I probably keep sounding like a doomsayer, but the signs I am seeing are not good at all. I treat the construction sector as a leading indicator for the economic health of the islands, and it certainly impacts across a wide range of goods and services.

With some (major) contractors doing work at cost, just to keep their employees in jobs, then the seriousness of the impact cannot be understated.

No-one can point to any significant construction work in the pipeline, and this is simply removing any security that the employers and employees may have had.

We have escaped the worst of the recessional to date, but I think the impact will be in 2010.

Wednesday, January 06, 2010

An energy policy in search of logic...

Can anyone give me any logical and rational explanation of the SNP energy policy?

I tried to influence one, by attempting to bridge the different shades of the spectrum, but sanity was discarded in favour of meaningless and ill-though out platitudes. And these are coming back to bite with a vengeance.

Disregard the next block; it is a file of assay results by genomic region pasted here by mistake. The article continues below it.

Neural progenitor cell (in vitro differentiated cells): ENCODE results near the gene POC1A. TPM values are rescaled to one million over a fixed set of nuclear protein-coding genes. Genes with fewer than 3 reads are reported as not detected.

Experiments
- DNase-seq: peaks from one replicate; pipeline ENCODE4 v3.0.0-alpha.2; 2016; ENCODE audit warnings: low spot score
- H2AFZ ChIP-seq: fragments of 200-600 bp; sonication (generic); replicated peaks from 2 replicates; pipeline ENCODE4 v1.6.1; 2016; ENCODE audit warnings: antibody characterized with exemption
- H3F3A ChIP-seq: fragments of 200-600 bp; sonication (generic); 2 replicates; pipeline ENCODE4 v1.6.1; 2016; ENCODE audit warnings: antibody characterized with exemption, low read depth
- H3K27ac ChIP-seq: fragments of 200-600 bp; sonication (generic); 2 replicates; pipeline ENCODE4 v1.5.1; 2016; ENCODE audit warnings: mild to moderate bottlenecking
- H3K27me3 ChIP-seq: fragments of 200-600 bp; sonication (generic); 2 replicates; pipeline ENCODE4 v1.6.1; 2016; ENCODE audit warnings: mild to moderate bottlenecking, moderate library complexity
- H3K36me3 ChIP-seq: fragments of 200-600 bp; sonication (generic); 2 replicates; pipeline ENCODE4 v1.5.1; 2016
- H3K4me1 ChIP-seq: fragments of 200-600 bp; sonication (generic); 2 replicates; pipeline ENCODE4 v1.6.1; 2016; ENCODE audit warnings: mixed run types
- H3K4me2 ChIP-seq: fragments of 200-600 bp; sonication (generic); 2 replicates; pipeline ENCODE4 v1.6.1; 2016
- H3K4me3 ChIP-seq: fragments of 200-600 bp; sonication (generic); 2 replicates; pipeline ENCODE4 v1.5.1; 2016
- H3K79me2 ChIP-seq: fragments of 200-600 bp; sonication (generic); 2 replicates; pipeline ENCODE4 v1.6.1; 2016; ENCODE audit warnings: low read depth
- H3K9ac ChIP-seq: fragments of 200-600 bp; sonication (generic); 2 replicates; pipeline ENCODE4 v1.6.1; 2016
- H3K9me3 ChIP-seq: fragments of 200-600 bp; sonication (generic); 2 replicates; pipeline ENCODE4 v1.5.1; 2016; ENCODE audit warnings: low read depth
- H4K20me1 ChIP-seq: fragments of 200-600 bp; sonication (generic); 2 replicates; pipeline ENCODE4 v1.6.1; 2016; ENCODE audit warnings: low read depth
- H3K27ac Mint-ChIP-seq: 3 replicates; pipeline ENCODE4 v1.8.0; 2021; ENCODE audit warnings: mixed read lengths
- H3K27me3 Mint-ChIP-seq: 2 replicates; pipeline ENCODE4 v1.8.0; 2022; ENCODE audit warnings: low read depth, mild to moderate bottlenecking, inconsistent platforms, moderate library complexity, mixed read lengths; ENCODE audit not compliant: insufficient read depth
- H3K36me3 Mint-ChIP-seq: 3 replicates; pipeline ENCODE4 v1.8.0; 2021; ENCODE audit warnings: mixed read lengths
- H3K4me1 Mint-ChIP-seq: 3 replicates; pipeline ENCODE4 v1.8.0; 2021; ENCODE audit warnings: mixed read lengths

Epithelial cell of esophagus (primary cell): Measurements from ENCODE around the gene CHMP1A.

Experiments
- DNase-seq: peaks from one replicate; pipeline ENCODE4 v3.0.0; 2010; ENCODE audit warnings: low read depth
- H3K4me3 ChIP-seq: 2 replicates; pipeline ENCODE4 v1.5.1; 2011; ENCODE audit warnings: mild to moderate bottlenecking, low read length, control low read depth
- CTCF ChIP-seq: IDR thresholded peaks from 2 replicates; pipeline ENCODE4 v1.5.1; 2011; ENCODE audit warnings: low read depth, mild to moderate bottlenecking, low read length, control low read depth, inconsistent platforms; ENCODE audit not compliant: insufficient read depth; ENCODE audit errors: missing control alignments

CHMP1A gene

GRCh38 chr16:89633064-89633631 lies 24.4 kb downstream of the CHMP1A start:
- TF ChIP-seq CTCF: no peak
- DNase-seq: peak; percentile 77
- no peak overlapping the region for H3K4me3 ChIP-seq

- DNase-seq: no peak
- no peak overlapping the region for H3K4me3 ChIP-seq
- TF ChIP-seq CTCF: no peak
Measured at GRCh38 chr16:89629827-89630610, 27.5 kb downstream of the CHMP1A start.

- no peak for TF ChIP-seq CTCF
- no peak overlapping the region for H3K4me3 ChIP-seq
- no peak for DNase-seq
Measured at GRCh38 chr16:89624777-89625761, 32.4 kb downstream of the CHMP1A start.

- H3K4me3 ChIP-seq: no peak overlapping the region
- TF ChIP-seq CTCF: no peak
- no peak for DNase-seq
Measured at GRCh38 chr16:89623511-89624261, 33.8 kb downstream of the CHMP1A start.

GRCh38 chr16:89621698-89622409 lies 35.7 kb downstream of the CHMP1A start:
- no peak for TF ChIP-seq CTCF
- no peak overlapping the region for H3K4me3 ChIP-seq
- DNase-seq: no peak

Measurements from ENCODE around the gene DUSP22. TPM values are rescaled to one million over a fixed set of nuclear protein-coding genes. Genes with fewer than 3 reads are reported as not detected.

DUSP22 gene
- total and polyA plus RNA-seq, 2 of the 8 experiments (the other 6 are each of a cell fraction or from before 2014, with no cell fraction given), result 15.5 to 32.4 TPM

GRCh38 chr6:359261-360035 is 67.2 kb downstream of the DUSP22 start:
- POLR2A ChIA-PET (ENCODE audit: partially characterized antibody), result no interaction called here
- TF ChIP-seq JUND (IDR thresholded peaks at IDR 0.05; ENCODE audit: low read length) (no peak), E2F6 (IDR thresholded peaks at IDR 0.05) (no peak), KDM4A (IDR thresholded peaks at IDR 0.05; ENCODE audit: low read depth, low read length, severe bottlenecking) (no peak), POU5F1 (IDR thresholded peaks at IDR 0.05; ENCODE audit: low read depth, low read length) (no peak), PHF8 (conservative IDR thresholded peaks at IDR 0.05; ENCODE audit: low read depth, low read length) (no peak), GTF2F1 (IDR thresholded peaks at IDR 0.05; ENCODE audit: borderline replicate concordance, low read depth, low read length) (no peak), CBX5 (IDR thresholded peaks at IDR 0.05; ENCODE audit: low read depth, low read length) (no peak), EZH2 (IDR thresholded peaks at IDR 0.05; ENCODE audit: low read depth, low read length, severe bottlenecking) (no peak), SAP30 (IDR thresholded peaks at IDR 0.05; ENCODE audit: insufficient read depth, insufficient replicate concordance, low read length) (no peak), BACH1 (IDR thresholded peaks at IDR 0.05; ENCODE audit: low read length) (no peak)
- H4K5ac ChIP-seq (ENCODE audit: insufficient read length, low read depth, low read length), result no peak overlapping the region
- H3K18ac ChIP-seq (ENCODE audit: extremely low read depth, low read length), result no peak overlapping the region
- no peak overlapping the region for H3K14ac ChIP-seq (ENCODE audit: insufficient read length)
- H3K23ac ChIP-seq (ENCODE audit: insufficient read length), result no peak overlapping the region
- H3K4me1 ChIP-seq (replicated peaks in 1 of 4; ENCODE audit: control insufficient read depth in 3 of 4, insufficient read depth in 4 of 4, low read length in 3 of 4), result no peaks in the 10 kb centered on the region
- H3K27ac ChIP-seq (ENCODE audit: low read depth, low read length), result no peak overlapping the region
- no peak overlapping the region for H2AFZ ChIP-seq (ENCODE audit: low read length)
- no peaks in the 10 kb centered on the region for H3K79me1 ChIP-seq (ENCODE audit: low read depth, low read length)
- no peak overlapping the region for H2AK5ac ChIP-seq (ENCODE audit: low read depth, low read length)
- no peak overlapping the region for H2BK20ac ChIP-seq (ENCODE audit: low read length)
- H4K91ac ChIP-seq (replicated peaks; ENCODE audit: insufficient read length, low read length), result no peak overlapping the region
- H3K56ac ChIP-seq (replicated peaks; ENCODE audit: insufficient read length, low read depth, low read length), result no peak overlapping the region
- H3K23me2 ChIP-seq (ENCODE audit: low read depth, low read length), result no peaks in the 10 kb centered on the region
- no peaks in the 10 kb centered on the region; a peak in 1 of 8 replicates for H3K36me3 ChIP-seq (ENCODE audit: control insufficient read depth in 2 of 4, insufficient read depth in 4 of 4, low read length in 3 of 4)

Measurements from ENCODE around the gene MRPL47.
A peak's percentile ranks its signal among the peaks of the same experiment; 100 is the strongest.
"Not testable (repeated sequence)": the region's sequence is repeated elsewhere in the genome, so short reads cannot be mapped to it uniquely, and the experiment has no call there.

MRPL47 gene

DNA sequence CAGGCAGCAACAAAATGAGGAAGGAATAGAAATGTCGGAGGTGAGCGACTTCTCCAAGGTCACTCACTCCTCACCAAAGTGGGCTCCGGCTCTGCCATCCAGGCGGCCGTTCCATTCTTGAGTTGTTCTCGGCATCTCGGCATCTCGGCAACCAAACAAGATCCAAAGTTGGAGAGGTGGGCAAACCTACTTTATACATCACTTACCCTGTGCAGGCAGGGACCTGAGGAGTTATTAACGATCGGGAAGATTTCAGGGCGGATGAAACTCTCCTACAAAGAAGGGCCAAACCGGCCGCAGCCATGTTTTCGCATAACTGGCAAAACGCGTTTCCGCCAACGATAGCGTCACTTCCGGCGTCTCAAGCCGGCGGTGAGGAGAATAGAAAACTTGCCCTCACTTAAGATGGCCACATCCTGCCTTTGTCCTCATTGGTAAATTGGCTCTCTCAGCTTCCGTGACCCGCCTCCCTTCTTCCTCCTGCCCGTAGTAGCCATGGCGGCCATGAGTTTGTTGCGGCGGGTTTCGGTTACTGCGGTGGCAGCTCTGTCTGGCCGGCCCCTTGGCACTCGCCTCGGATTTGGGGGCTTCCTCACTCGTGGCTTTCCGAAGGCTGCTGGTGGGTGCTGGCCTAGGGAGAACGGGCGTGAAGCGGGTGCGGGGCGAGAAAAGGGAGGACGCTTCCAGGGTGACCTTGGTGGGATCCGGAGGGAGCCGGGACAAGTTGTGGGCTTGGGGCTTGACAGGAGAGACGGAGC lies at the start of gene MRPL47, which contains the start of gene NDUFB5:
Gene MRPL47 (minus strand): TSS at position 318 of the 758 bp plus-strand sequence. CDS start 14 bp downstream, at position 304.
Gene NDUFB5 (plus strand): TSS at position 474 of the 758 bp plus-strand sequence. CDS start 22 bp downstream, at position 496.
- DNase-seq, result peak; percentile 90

Today saw the long awaited, long foreshadowed, and expensively prevaricated decision to approve the Beauly to Denny power line.

The decision in itself makes sense and I approve of it, but the context is so perverse that it almost defies belief.

The good news (1 cheer) is that it will be the basis for extending the power network to the Western Isles which gives the possibility of the early-stage wave power developments having some chance of coming to fruition and being commerically viable, irrespective of the OFGEM charging regime.

Where it all goes horribly wrong for the SNP is that having tried to play the anti-wind farm card in the Western Isles and elsewhere, they are also simultaneously granting permission for extensive developments in less commercially viable locations. Whilst stressing their green credentials by promoting renewable energies, they are also allowing 200ft pylons to run through the centre of Scotland.

It looks, smell and tastes like they have tried to face both ways at once, by trying to avoid taking a position until they realised that they had no option but to do so, when they then tried to avoid responsibility (cf Sunday ferries and letters from the Churches).

Actually what they have done is to piss off both sides in this debate by their attempts to be two-faced and the attempts to avoid the question: